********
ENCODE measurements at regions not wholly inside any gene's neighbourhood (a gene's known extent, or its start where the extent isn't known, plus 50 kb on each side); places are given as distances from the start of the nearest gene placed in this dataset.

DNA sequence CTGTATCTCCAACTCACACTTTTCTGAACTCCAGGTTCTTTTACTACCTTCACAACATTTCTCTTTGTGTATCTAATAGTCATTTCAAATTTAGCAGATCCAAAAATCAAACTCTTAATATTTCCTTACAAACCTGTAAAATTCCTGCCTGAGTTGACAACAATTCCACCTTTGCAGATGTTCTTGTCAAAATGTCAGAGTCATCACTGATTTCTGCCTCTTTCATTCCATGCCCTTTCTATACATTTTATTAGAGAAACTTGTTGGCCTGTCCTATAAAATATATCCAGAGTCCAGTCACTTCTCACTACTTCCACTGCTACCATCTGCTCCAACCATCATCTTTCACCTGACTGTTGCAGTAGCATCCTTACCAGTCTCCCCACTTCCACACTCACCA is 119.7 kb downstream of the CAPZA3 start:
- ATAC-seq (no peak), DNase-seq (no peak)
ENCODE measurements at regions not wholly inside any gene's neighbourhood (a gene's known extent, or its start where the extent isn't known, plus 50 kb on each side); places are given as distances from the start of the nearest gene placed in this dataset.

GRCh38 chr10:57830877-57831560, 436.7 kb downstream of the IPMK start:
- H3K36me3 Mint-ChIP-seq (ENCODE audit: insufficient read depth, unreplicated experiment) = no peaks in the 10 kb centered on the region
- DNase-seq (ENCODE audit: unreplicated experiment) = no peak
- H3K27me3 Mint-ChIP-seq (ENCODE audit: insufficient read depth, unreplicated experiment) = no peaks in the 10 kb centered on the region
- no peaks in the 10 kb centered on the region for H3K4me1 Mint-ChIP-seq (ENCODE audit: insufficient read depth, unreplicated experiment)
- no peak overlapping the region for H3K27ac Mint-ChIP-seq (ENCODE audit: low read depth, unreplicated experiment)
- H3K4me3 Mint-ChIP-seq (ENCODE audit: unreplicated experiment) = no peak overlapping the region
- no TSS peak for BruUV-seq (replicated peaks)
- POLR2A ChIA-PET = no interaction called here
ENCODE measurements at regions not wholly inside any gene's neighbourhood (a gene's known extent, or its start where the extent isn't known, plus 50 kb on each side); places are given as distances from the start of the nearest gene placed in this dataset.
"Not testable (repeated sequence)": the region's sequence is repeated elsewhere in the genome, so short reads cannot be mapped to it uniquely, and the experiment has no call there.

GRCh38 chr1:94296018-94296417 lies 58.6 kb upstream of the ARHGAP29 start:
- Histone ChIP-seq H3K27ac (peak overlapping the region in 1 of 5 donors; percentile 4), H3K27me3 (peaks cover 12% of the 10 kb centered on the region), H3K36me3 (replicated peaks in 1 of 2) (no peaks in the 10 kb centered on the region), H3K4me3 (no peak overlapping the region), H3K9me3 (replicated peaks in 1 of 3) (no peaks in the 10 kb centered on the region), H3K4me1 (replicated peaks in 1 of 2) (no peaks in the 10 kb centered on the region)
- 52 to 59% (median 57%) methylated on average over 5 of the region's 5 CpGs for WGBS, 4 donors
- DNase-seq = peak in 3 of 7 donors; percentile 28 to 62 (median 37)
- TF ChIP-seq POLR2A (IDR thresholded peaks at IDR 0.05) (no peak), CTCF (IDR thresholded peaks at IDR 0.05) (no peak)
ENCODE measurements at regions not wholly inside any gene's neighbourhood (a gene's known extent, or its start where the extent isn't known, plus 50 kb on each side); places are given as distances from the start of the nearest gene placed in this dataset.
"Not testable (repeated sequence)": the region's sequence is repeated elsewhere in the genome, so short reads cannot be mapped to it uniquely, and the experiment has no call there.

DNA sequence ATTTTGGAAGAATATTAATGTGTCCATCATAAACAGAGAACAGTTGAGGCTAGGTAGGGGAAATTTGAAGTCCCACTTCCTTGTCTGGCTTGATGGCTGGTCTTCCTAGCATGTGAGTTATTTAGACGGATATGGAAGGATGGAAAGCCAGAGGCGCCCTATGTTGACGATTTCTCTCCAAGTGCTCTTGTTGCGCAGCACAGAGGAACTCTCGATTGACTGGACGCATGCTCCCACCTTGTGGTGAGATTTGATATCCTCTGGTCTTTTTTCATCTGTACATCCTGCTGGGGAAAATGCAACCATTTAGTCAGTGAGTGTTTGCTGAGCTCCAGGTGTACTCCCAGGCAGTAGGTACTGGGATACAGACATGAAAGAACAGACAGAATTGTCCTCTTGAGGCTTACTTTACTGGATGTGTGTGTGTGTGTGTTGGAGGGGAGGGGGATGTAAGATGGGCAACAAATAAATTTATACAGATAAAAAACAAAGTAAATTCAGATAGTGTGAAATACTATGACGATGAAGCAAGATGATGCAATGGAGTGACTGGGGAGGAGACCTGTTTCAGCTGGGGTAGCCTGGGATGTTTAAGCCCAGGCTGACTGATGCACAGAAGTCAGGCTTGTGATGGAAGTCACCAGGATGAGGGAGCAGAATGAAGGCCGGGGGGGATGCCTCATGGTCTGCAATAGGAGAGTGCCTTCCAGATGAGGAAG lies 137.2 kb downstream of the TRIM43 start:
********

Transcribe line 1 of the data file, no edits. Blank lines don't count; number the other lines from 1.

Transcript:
ENCODE measurements at regions not wholly inside any gene's neighbourhood (a gene's known extent, or its start where the extent isn't known, plus 50 kb on each side); places are given as distances from the start of the nearest gene placed in this dataset.